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Atmospheric Science & Global Change

PNNL Research using WRF-Chem

photo collage depicting the types of particulates being modeled

Current Research Applications

Instantaneous Aerosol Radiative Forcing, Noon August 31, 2000, Houston, TXAverage Aerosol Radiative Forcing,  August 28-September 1, 2000, Houston, TX

Several scientists in the Atmospheric Science and Global Change Division of the Pacific Northwest National Laboratory use WRF-Chem for their research activities, including:

Jerome Fast, Manish Shrivastava, Rahul Zaveri, and James Barnard: Simulating the evolution of particulates, secondary organic aerosol formation, aerosol optical properties, and radiative forcing using MILAGRO, CARES, and other field campaign measurements [e.g., Fast et al. 2007; 2009]

Larry Berg and Richard Easter: Implementation of a boundary-layer cloud parameterization [Berg and Stull, 2005] to simulate venting and cloud processing of pollutants into free troposphere.

Yun Qian and William Gustafson: Quantifying the impact of subgrid-scale variations of particulates on radiative forcing [Qian et al, 2010].

William Gustafson and Qing Yang: Examining the impact of aerosols on marine stratocumulus over the southeastern Pacific Ocean during the VOCALS field campaign.

Chun Zhao: Evaluating simulated dust on radiative forcing at regional scales using field campaign and satellite data.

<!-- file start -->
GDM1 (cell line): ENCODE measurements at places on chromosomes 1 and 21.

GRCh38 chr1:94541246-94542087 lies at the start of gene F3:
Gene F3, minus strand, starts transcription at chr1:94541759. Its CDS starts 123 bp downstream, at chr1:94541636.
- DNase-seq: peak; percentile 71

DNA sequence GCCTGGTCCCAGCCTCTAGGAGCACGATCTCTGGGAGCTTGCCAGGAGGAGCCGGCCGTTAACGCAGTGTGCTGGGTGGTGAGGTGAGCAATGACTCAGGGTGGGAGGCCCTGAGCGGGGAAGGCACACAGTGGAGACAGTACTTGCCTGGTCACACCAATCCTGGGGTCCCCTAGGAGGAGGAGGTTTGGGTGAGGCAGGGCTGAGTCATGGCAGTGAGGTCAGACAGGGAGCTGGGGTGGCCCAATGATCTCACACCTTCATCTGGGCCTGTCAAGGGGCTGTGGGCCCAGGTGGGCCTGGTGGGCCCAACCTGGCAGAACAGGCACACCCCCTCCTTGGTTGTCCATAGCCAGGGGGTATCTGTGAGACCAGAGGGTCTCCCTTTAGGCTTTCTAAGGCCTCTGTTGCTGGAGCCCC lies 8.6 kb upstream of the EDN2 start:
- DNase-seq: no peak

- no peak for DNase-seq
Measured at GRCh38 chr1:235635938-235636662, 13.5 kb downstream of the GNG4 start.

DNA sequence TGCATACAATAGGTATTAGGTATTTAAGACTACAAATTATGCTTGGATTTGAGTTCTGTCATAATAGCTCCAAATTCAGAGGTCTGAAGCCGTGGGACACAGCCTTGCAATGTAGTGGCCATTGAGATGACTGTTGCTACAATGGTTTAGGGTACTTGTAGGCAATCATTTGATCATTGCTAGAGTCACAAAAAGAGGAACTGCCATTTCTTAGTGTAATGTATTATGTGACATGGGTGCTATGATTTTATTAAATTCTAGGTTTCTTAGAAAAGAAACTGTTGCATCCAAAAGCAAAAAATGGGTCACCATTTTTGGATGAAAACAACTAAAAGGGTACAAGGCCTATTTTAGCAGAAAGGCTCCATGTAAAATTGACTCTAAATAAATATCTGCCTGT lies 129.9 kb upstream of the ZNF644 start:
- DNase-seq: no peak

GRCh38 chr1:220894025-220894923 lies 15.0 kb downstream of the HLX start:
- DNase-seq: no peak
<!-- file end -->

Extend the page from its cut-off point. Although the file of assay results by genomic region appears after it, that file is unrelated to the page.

Jiwen Fan and Ruby Leung: Examining the impact of anthropogenic aerosols on radiative forcing and precipitation patterns in China.

We also collaborate with scientists at NCAR, NOAA, and several universities in performing research on particulate evolution and aerosol radiative forcing over local and regional scales.

Past Research Applications

William Gustafson and Elaine Chapman: Examine how cloud-aerosol interactions affect the aerosol mass, size distribution, and optical depth downwind of Ohio River valley power-plant stacks and investigate the impact of sub-grid scale aerosol heterogeneity on modeled clouds over spatial scales employed by global climate models [Gustafson et al., 2007; Chapman et al. 2008].

Steve Ghan, Richard Easter, and William Gustafson: Developing the Explicit Clouds - Parameterized Pollutants (ECPP) scheme to better simulate the vertical transport of pollutants within convective clouds predicted by larger-scale models.

Yun Qian and William Gustafson: Simulating the feedback effects resulting from black carbon on snowpacks [Qian et al, 2009] and quantifying the subgrid scale variability of particulates.

Team Members

The following PNNL scientists collaborate in the development of WRF-Chem by implementing various chemistry modules and performing idealized and real-world simulations:

Jerome D. Fast: team leader, model evaluation, process studies
William I. Gustafson Jr.: implementation of modules in WRF-Chem framework, model evaluation, process studies
Elaine G. Chapman: photolysis, emissions
James C. Barnard: radiation, aerosol optical properties
Richard C. Easter: cloud chemistry, wet-removal processes
Rahul A. Zaveri: gas-phase and aerosol process models, aerosol optical properties
Steven J. Ghan: cloud-aerosol interactions, indirect effects, cloud-scale vertical mixing
Manish Shrivastava: secondary organic aerosol formation
Chun Zhao: dust processes, process studies
Jiwen Fan: cloud-aerosol interactions, process studies


Atmospheric Science & Global Change

Fundamental & Computational Sciences